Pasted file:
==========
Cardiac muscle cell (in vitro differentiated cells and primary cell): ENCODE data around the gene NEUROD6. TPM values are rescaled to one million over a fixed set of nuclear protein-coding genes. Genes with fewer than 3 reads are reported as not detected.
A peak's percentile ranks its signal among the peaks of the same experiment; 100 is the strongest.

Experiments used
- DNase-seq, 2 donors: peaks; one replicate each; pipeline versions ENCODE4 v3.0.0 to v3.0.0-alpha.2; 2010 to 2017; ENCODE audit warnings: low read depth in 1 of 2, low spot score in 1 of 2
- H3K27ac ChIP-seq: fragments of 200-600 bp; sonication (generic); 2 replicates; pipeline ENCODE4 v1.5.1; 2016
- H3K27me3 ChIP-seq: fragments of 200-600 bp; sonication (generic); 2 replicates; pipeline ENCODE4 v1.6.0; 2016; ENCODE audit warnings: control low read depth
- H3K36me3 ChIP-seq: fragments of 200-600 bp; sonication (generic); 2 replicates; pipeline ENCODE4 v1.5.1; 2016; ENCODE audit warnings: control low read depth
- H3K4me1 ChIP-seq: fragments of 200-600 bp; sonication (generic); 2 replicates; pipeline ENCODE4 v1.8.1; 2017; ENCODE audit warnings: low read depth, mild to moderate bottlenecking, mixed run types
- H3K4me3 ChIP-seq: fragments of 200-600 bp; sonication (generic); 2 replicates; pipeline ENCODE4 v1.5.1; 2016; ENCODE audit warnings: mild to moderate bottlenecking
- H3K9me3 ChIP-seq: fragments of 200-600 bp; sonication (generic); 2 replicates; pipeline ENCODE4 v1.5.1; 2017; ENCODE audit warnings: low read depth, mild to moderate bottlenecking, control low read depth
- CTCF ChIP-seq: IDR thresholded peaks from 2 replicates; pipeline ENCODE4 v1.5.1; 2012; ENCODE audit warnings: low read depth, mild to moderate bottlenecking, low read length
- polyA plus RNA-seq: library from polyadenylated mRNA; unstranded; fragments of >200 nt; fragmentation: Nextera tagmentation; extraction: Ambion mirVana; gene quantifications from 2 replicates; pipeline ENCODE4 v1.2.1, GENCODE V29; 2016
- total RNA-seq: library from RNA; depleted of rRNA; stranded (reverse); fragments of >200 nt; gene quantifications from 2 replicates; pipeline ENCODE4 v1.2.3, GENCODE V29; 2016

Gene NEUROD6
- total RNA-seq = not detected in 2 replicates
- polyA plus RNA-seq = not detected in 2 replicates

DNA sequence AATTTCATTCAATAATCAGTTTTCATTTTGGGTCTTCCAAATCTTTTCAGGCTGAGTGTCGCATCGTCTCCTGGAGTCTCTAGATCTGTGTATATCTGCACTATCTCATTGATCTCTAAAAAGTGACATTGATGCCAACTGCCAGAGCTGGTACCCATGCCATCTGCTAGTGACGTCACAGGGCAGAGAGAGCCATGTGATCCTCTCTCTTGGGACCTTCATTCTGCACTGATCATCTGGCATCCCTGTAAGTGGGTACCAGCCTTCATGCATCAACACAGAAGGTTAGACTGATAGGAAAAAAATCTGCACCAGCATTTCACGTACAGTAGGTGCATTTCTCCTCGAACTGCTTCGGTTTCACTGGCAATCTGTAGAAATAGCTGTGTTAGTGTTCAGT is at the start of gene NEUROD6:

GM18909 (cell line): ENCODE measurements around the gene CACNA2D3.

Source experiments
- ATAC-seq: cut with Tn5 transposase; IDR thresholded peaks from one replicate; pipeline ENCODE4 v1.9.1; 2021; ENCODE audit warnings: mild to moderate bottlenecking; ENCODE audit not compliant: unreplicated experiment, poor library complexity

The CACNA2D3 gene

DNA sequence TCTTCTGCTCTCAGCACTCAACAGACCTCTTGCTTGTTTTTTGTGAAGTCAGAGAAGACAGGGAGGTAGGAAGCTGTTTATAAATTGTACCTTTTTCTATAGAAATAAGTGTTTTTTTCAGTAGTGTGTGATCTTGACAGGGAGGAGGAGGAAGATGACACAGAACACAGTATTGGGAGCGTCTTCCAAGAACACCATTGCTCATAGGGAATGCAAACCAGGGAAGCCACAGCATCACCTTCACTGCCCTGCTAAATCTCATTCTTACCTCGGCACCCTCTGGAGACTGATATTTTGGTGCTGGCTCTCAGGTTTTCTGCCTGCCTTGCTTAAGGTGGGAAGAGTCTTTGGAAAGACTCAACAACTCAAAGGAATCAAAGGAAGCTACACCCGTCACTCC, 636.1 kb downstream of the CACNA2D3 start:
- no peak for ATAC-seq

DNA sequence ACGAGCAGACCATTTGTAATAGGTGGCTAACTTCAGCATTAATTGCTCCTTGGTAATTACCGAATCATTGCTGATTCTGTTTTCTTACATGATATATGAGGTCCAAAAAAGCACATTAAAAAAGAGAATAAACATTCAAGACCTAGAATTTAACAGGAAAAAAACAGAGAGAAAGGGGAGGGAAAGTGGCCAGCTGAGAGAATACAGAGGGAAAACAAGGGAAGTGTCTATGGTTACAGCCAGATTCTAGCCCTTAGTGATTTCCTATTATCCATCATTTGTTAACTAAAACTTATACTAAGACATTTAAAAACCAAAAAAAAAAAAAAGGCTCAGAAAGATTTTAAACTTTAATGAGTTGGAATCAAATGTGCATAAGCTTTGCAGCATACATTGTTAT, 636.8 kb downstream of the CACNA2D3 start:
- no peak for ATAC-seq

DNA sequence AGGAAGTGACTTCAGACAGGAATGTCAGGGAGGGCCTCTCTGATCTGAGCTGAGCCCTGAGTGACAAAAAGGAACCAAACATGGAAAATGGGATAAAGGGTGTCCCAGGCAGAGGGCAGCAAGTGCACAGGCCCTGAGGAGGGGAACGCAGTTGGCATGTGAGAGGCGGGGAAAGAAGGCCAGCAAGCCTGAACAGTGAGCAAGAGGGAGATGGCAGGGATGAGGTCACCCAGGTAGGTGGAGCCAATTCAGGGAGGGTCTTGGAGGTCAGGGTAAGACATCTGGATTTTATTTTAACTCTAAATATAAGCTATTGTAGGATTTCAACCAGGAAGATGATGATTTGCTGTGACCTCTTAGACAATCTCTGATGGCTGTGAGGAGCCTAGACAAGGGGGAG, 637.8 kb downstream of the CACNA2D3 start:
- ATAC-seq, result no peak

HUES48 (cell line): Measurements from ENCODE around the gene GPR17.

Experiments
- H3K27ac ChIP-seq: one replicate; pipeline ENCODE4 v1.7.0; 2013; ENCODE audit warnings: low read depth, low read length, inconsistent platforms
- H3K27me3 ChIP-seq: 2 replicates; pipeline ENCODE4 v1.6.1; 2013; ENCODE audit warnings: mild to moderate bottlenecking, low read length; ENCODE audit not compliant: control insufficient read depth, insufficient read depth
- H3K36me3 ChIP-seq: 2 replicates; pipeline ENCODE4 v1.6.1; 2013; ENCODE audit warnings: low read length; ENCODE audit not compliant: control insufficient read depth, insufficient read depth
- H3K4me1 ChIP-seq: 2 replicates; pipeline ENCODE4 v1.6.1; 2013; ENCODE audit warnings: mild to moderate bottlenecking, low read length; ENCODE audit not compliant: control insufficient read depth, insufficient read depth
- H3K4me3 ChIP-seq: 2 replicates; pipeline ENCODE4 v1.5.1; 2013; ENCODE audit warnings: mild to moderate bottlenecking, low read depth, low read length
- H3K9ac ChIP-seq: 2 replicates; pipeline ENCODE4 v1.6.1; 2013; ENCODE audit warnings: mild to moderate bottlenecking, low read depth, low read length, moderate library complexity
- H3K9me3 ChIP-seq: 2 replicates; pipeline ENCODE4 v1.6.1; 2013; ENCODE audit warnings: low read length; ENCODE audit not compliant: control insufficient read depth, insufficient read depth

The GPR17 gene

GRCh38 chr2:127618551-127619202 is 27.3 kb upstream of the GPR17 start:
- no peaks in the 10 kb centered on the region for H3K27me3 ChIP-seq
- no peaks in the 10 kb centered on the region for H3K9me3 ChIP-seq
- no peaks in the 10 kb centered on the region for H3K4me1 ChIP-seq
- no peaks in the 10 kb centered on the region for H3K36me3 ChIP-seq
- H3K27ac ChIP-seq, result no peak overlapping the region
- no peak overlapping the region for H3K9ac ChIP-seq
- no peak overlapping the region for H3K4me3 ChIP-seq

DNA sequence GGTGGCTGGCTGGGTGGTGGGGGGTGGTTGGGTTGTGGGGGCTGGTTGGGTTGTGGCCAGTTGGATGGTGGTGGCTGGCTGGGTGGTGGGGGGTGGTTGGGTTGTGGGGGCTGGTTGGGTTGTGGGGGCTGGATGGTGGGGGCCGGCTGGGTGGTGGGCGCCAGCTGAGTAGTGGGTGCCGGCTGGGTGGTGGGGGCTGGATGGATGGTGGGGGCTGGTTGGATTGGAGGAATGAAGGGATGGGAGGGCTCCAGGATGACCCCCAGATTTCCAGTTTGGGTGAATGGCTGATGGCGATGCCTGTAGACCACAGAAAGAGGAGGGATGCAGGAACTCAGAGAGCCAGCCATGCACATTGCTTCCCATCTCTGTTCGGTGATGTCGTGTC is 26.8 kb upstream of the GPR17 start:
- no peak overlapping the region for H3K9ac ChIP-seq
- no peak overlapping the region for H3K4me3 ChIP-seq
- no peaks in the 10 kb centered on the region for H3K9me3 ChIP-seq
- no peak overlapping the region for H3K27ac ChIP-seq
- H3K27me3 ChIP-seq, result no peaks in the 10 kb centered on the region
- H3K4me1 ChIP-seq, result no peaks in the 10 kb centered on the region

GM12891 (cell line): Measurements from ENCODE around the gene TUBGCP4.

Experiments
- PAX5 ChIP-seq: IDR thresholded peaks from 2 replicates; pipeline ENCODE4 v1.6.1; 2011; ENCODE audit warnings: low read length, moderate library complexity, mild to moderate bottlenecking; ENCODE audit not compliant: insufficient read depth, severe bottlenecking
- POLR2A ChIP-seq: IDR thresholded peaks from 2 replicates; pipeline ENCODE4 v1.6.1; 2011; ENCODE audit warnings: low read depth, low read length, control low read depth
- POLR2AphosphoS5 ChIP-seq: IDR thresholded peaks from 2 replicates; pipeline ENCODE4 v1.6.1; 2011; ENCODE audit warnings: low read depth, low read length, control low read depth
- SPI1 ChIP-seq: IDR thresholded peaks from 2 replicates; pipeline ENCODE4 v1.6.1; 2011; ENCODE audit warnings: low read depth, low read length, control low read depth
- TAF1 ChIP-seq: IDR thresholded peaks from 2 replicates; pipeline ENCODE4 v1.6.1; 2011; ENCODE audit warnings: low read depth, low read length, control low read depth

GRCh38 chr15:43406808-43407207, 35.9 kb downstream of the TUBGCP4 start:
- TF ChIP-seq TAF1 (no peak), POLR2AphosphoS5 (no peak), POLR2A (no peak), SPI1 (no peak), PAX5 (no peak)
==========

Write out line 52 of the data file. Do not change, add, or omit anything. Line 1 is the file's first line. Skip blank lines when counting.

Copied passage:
- H3K4me1 ChIP-seq, result no peaks in the 10 kb centered on the region